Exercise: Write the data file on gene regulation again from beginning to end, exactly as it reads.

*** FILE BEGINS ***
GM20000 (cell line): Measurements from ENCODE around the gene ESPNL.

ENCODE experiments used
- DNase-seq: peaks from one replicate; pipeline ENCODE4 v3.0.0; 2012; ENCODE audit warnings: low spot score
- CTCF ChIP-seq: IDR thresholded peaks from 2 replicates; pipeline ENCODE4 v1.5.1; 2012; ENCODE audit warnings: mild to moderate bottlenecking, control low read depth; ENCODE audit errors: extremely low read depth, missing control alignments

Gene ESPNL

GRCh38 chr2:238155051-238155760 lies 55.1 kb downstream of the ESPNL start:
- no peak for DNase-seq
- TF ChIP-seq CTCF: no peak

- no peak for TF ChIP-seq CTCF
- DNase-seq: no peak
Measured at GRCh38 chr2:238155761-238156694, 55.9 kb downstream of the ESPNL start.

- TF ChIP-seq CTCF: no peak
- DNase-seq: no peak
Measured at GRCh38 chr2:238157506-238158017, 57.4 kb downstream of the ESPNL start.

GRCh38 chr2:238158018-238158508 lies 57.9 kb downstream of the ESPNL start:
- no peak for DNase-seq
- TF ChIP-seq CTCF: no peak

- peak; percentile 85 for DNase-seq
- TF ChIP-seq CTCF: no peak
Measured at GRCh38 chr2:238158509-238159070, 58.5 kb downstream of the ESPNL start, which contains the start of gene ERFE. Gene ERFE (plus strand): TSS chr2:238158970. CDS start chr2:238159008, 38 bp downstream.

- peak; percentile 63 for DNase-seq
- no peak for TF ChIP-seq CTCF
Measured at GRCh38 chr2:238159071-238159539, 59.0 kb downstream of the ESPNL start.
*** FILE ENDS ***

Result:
GM20000 (cell line): Measurements from ENCODE around the gene ESPNL.

ENCODE experiments used
- DNase-seq: peaks from one replicate; pipeline ENCODE4 v3.0.0; 2012; ENCODE audit warnings: low spot score
- CTCF ChIP-seq: IDR thresholded peaks from 2 replicates; pipeline ENCODE4 v1.5.1; 2012; ENCODE audit warnings: mild to moderate bottlenecking, control low read depth; ENCODE audit errors: extremely low read depth, missing control alignments

Gene ESPNL

GRCh38 chr2:238155051-238155760 lies 55.1 kb downstream of the ESPNL start:
- no peak for DNase-seq
- TF ChIP-seq CTCF: no peak

- no peak for TF ChIP-seq CTCF
- DNase-seq: no peak
Measured at GRCh38 chr2:238155761-238156694, 55.9 kb downstream of the ESPNL start.

- TF ChIP-seq CTCF: no peak
- DNase-seq: no peak
Measured at GRCh38 chr2:238157506-238158017, 57.4 kb downstream of the ESPNL start.

GRCh38 chr2:238158018-238158508 lies 57.9 kb downstream of the ESPNL start:
- no peak for DNase-seq
- TF ChIP-seq CTCF: no peak

- peak; percentile 85 for DNase-seq
- TF ChIP-seq CTCF: no peak
Measured at GRCh38 chr2:238158509-238159070, 58.5 kb downstream of the ESPNL start, which contains the start of gene ERFE. Gene ERFE (plus strand): TSS chr2:238158970. CDS start chr2:238159008, 38 bp downstream.

- peak; percentile 63 for DNase-seq
- no peak for TF ChIP-seq CTCF
Measured at GRCh38 chr2:238159071-238159539, 59.0 kb downstream of the ESPNL start.